With the opening of the “yogic body” in asana practice we learn to consciously join the prana and apana patterns. We are able to draw the essence of the apana pattern up through the central axis of the body while simultaneously pressing down on the prana pattern causing them to ignite in the roots of the navel. The movement of breath can be imagined as bright tubes opening up from one central channel into many branches that then return into a single tube within the core of the body. In hatha yoga these tubes are referred to as nadis. Nadi means “little river.” For most of us, our small rivers of breath and energy are all out of balnace. Some flow a little, some not at all and still others are flooding the system all the time. Different classical yogic texts refer to different numbers of nadis but all give special attention to the ida, pingala and sushusmna nadis. The ida nadi is considered to be the moon channel, which is said to be cooling and calming and is accessible through the left nostril. The pingala nadi is considered to be the sun channel, which is heating and energizing and is accessible through the right nostril. These two “side channels” are also associated with different states of mind and it is said that when you stimulate one of these two primary channels you experience characteristic moods or modes of thinking associated with the temperament of that side. The sushumna nadi is the empty channel right in the center of the core of the body and can be accessed through the root of the palate. Anatomically, the root of the palate begins in the soft palate in the back of the roof of the mouth where the uvula hangs down. He root is like a cup immediately underneath the pituitary gland. Yogic texts describe a nendlessly extending flower called the sahasrara chakra, or the thousand-petaled lotus, originating at the root of the palate and opening through the crown of the head. From the base of the sahasrara is the gateway to the central channel. Here the three nadis, the central staff of the sushumna, the ida and the pingala from a caduceus. Just like the wand of Hermes in Greek mythology, the two side channels wrap around the central staff so the two opposing qualities of the breath find their resolution and balance in the central axis.
The practice of yoga asana and pranayama prepare the body and mind for this resolution. If you even have a glimpse of the uniting of the complementary principles of sun and moon, prana and apana, inhale and exhale, something begins to occur in the pelvic floor. According to yoga theory, the two streams of breath are allowed to unite when the blockage, or kundalini, between them is removed. The root of the word kunda is “coil” thus leading to the image of a coiled serpent lying asleep at the base of the spine where prana and apana are attempting to unite. To again quote Richard Freeman, “pranayama could be explained as various techniques for breathing that consciously join prana and apana as a means for freeing the inner breath so that it can unfold into its true liberated state.” When the goddess of prana is freed the inner breath, the kundalini, uncoils and stands up straight along the central channel. In other words, the breath becomes still and is concentrated in the central channel, allowing the normal world-constructing and world-interpreting activities of the mind to temporarily suspended and the mind enters a state of pure awareness. Recall Yoga Sutra I.3 – yoga is the suspension of the fluctuations of consciousness (yogas-citta-vrtti-nirodhah). In the context of asana practice we skillfully extend the length and smoothness of the inhale and exhale as we churn and wring out the body in order to allow the prana and apana to unite, flow easily into an unobstructed central channel so that deep levels of meditation or samadhi can arise. Because the image of the goddess standing upright in the base of the pelvis is so vivid and colorful it is important to remember that the process of yoga is really about the observation of what is and not the reduction of it to our theories or images of what we’d like it to be. Internal imagery may help us to observe and experience the subtle and blatant effects of the breath but if we hold onto them too tightly we may miss the experience we are seeking all together. So as a final metaphor for the breath, through our practice we must cultivate the razor’s edge of intelligence that occurs in the balance of discriminative awareness (inhalation) and complete non-attachment (exhalation) in order to see everything, just as it is, without the mind’s overlay of theories, preconceptions and expectations. This is the yoga of action – on and off the mat.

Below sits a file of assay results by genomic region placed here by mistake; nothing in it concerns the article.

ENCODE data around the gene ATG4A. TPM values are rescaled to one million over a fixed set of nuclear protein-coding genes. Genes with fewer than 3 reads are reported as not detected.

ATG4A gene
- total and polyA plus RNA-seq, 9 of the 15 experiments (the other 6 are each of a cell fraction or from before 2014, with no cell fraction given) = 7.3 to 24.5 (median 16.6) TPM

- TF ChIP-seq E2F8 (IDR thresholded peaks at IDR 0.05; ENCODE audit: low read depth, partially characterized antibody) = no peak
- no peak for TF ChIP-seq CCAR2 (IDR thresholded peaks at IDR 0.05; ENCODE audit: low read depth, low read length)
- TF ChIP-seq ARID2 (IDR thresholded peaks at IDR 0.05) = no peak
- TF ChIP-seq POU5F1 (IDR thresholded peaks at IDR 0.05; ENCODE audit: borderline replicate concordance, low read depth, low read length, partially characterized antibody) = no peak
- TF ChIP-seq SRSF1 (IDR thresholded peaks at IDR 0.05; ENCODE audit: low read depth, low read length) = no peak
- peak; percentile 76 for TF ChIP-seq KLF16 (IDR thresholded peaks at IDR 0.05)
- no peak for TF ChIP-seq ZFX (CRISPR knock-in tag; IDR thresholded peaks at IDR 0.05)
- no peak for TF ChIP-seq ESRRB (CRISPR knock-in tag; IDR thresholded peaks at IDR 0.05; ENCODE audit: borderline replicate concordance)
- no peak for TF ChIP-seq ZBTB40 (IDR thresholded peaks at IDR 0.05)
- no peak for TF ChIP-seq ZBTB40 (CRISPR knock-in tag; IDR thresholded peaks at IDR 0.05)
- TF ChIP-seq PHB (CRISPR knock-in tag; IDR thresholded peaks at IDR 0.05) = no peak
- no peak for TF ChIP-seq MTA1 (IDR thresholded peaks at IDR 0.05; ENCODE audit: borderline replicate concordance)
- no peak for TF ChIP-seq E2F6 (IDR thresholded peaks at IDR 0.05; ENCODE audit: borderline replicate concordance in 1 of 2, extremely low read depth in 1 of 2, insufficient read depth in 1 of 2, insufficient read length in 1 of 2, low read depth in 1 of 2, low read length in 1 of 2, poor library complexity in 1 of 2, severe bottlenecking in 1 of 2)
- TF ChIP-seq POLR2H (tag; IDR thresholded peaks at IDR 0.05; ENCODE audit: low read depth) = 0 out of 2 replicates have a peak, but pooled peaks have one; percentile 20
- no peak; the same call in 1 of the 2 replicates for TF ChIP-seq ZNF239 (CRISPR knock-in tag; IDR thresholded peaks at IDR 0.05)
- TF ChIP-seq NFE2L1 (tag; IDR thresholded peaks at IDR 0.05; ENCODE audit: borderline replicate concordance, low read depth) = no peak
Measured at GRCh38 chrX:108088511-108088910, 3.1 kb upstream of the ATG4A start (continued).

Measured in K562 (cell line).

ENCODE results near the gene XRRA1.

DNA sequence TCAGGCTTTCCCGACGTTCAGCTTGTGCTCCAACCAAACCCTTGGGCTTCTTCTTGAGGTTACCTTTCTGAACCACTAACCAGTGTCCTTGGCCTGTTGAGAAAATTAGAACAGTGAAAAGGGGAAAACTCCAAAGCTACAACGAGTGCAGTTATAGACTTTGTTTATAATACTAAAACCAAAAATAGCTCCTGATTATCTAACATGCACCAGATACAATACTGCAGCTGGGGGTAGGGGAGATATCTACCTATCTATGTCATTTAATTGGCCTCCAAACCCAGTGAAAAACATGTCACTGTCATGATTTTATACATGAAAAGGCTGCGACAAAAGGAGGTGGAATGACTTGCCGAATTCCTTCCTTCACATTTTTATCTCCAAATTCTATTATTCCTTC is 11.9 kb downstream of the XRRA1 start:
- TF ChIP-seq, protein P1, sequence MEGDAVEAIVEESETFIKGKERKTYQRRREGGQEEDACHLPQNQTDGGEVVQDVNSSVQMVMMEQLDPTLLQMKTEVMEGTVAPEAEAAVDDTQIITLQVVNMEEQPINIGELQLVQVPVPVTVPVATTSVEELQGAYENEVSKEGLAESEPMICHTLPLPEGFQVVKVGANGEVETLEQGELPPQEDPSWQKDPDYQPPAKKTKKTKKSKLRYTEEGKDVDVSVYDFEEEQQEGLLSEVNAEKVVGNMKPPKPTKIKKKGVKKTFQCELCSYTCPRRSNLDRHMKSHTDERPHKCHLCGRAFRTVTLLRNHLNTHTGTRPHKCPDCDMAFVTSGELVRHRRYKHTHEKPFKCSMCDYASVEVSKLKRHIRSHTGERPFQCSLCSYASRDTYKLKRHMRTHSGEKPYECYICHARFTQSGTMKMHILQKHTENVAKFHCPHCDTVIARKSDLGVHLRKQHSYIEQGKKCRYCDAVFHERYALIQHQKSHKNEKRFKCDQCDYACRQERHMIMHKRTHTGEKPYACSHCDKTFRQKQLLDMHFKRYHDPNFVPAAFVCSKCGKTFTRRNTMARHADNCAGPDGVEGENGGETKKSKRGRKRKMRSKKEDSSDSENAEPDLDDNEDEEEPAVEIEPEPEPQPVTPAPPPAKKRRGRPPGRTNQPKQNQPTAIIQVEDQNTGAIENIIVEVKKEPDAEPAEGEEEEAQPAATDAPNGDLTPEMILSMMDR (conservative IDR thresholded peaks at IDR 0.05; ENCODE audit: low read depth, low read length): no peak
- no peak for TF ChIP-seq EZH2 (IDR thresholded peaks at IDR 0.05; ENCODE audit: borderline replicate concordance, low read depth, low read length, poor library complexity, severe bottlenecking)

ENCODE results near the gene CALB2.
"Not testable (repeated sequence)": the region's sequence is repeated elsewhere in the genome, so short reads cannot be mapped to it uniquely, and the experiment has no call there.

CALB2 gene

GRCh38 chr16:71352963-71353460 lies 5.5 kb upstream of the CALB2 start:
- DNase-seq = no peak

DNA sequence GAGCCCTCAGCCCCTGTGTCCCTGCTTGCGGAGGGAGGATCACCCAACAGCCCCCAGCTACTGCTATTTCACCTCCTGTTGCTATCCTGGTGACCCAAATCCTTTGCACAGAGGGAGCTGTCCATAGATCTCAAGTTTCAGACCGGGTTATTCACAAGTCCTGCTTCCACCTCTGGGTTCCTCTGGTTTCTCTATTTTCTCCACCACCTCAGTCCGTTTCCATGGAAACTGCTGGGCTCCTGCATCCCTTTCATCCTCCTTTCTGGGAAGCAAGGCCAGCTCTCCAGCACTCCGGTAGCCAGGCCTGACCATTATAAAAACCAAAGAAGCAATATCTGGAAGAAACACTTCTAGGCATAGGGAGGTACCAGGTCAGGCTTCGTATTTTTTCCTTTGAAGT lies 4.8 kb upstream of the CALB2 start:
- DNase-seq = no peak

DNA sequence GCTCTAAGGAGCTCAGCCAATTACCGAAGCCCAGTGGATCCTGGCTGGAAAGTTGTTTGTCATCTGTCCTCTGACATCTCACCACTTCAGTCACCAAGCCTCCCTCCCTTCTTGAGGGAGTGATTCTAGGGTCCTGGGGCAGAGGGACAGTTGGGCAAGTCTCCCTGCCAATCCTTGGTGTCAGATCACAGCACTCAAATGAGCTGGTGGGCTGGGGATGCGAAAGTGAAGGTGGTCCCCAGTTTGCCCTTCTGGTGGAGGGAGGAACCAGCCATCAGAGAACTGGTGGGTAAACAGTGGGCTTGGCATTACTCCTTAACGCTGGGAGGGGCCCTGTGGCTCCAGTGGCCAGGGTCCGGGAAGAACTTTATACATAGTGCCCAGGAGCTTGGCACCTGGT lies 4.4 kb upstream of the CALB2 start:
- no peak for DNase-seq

This brief, and albeit superficial, description of pranayama is based primarily on my experience at Richard Freeman’s 2012 Teacher’s Intensive and my own personal experiences with asana and pranyama over the last ten years. Richard’s book “The Mirror of Yoga” is highly recommended to anyone seeking a deeper understanding of the concepts presented above.